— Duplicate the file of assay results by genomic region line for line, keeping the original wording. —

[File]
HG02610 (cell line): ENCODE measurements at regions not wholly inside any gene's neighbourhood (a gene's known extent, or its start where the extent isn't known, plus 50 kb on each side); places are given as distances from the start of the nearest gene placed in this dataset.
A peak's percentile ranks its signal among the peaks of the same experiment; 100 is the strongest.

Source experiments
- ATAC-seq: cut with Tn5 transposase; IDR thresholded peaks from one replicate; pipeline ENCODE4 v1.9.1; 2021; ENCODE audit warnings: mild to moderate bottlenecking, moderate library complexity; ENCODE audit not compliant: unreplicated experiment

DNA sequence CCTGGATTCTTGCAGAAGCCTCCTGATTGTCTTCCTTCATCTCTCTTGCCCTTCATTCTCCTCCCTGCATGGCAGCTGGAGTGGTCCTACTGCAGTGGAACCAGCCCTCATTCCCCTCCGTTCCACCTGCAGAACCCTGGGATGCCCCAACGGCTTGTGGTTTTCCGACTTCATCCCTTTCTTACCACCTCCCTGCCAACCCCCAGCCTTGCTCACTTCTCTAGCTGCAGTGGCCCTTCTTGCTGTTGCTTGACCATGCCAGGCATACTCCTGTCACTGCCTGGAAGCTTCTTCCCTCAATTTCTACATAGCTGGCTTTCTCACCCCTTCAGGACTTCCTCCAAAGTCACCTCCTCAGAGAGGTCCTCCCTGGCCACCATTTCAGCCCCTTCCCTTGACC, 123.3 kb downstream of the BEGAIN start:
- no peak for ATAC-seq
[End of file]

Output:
HG02610 (cell line): ENCODE measurements at regions not wholly inside any gene's neighbourhood (a gene's known extent, or its start where the extent isn't known, plus 50 kb on each side); places are given as distances from the start of the nearest gene placed in this dataset.
A peak's percentile ranks its signal among the peaks of the same experiment; 100 is the strongest.

Source experiments
- ATAC-seq: cut with Tn5 transposase; IDR thresholded peaks from one replicate; pipeline ENCODE4 v1.9.1; 2021; ENCODE audit warnings: mild to moderate bottlenecking, moderate library complexity; ENCODE audit not compliant: unreplicated experiment

DNA sequence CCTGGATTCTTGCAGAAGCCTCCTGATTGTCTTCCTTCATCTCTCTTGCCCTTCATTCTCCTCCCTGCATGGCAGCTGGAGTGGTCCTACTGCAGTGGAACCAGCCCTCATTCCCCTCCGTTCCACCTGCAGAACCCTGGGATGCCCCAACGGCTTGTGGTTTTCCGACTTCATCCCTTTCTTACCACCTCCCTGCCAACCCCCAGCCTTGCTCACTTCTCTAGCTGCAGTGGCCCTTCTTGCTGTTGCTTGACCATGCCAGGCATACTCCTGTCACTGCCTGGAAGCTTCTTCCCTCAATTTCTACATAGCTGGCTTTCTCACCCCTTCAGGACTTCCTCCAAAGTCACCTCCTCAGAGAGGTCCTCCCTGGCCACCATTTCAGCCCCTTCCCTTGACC, 123.3 kb downstream of the BEGAIN start:
- no peak for ATAC-seq